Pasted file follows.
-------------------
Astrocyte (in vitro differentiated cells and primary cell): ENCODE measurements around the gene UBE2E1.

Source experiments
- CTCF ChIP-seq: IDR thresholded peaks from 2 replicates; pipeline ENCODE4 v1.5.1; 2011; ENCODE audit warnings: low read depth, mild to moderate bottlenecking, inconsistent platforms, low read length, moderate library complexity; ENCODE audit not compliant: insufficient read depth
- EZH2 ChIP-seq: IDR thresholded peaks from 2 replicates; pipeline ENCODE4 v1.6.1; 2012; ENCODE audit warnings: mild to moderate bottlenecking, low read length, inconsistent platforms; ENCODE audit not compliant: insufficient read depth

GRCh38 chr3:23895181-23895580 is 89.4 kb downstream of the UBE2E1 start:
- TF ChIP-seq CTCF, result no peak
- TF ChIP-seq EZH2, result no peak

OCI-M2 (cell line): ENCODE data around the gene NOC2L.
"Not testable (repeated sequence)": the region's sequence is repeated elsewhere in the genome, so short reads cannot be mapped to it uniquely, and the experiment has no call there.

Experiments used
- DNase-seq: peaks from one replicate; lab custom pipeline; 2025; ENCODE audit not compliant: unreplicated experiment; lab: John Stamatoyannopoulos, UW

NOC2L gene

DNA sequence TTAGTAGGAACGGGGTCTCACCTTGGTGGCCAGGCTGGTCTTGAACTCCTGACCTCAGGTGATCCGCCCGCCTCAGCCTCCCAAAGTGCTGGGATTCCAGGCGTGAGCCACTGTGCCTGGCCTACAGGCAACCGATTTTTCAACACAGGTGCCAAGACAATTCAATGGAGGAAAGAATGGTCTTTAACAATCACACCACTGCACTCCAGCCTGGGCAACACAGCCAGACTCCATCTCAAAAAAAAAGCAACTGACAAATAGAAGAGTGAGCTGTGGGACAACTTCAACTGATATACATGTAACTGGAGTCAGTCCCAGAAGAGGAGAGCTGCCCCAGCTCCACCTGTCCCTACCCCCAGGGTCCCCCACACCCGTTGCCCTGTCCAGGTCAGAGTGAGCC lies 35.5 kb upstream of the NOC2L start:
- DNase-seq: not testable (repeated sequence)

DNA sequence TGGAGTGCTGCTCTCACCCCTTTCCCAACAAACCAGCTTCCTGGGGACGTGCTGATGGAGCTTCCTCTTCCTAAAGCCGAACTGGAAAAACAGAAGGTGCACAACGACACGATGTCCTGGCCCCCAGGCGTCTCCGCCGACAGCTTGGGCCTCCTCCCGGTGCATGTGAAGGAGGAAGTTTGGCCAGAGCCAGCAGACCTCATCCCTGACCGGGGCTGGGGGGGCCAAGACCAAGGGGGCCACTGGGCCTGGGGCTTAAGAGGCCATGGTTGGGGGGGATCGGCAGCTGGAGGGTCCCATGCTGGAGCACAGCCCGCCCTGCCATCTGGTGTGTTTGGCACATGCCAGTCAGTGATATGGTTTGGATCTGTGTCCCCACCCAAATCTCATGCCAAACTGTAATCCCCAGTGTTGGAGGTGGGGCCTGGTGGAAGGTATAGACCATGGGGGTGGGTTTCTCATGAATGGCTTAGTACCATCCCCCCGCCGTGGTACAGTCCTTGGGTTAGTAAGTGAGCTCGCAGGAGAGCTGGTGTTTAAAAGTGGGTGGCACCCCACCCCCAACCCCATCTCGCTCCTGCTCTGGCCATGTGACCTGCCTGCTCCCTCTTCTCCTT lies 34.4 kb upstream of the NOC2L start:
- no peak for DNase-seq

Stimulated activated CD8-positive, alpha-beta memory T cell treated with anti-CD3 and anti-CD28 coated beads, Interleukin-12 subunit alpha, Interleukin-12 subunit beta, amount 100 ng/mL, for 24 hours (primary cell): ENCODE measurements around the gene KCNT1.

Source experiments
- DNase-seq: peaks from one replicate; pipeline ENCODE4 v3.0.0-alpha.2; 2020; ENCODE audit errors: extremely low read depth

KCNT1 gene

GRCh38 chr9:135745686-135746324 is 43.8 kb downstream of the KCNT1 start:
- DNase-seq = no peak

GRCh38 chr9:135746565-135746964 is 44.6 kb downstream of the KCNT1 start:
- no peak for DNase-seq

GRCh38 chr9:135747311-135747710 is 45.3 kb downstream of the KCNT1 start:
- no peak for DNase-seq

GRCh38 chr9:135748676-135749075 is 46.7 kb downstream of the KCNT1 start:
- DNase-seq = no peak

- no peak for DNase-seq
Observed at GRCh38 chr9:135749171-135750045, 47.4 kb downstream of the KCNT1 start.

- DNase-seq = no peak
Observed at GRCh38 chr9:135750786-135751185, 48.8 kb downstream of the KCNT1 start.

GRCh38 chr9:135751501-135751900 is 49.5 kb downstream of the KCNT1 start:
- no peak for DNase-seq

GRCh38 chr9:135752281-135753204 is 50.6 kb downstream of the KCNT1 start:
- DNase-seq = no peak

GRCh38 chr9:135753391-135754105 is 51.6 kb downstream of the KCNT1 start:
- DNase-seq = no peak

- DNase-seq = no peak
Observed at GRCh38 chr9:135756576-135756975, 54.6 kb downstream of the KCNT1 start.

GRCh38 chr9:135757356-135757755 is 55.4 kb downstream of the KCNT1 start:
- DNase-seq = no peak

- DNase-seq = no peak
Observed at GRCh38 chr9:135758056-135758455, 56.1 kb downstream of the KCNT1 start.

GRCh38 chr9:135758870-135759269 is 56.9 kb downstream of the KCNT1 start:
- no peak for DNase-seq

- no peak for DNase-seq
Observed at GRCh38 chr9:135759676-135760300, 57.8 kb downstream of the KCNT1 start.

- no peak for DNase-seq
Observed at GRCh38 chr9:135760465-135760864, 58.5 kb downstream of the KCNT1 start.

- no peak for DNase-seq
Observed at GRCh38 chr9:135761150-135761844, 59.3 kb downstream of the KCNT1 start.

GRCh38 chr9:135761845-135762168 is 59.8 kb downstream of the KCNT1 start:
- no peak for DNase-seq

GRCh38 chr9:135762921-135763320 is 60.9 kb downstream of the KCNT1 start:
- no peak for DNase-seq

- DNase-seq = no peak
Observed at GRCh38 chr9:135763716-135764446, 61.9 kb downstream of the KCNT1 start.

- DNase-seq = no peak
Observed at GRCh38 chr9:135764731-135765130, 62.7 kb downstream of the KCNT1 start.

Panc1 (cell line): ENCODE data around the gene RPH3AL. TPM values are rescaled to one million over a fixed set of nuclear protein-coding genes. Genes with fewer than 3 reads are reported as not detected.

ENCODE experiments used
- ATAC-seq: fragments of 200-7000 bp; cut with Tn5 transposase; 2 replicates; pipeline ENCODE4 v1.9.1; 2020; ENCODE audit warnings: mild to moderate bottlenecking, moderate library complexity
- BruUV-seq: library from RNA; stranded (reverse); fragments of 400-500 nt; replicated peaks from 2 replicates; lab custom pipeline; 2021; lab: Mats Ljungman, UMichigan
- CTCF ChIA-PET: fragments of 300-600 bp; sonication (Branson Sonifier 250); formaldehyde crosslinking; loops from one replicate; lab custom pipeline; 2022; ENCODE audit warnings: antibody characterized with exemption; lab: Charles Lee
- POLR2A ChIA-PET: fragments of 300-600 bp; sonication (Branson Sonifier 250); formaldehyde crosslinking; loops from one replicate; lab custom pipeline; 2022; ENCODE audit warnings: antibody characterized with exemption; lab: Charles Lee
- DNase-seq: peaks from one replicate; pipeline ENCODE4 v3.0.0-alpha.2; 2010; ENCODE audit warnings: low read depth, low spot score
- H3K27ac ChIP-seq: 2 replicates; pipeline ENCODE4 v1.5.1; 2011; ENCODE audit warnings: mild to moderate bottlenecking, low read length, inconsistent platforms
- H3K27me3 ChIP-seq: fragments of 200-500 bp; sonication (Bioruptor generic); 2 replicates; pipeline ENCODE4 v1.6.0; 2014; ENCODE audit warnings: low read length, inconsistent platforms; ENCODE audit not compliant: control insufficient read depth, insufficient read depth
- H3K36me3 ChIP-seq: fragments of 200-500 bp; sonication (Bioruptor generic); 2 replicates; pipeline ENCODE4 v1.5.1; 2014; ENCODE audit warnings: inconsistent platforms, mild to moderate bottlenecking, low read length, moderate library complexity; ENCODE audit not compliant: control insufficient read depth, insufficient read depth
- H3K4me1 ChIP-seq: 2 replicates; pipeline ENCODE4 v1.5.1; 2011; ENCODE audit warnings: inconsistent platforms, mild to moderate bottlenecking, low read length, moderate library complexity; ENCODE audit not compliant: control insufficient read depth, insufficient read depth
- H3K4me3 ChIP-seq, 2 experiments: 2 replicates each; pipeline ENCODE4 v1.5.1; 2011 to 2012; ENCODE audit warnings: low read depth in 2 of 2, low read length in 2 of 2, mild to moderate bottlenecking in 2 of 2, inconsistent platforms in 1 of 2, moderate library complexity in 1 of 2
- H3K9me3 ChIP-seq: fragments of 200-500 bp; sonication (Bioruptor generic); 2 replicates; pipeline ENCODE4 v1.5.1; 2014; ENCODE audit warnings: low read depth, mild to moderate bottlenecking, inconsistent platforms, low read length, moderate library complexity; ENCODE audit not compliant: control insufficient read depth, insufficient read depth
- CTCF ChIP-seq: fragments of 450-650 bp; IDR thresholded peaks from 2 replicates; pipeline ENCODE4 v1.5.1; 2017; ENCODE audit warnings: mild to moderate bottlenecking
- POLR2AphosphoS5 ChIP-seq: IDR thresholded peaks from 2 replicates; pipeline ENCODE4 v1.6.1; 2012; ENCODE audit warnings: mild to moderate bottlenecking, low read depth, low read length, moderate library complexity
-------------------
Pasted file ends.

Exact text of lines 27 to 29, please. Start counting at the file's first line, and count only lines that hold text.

GRCh38 chr9:135748676-135749075 is 46.7 kb downstream of the KCNT1 start:
- DNase-seq = no peak

- no peak for DNase-seq